Variables include but are not limited to differences in surgical technique among surgeons performing breast augmentation, variable time in patient follow up, patients lost in follow up, individual differences in patient response, differences in breast implant fillers, differences in breast implant shells, compliance or non-compliance by patients, and variation in evaluation of research parameters. While research on this topic is not perfect, it is helpful in making decisions and modifying protocols for breast augmentation.

It is most likely that there are many causes of problematic breast capsule contracture. Other theories regarding the etiology of breast implant capsule contracture include subclinical bleeding (small amount of blood around the implant) which probably occurs in many patients.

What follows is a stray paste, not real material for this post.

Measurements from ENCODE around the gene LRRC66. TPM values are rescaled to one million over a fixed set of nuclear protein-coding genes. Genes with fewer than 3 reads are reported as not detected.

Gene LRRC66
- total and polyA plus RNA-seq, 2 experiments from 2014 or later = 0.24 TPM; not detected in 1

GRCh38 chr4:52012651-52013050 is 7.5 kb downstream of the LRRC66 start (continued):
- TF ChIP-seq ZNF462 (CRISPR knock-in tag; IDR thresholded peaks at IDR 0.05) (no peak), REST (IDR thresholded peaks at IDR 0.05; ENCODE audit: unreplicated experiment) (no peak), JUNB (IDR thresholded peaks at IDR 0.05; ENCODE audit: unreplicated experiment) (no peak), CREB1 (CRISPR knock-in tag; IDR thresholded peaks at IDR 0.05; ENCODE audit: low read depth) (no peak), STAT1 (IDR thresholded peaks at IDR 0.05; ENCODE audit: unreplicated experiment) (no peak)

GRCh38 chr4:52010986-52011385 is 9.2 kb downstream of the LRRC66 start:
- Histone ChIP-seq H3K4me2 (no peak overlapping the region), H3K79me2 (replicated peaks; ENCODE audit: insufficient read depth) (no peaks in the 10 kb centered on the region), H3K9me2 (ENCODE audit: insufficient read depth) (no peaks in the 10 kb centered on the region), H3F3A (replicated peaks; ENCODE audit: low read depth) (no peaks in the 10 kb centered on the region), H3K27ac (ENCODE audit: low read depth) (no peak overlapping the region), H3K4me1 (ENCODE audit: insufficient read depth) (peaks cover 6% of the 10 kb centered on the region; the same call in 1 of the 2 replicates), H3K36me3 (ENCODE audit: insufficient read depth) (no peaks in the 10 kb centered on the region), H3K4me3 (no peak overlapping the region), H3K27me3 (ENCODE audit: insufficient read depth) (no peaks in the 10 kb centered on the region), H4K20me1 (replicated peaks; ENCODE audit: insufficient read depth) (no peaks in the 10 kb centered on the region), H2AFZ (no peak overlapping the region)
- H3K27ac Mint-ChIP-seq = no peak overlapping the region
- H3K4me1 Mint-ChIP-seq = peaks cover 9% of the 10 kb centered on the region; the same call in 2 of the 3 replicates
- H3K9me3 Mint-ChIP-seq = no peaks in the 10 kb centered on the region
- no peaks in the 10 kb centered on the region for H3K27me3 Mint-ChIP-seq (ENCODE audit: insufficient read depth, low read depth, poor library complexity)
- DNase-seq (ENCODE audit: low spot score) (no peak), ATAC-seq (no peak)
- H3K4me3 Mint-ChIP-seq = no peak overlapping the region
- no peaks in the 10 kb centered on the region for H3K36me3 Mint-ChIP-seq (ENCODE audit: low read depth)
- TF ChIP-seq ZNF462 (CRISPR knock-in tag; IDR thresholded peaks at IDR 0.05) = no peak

Atypical immune response to the implants, tendency of the patient to form problematic scars and failure of the patient to follow post-operative instructions may also be a factor. For example, the patient may fail to take antibiotics as instructed which could increase the risk of infection. If problematic capsular contracture is caused by more than one factor, it is also likely that these factors interrelate and work cumulatively.

As an example, if there is bleeding around the breast implant after surgery then this could create an environment where bacteria could flourish ultimately resulting in a subclinical infection. Position of the breast implant (above the muscle, below the muscle, or partially below the muscle) may also affect the probability of getting a problematic capsular contracture. Some information suggests that breast implants placed below the muscle are less likely to develop a problematic capsular contracture.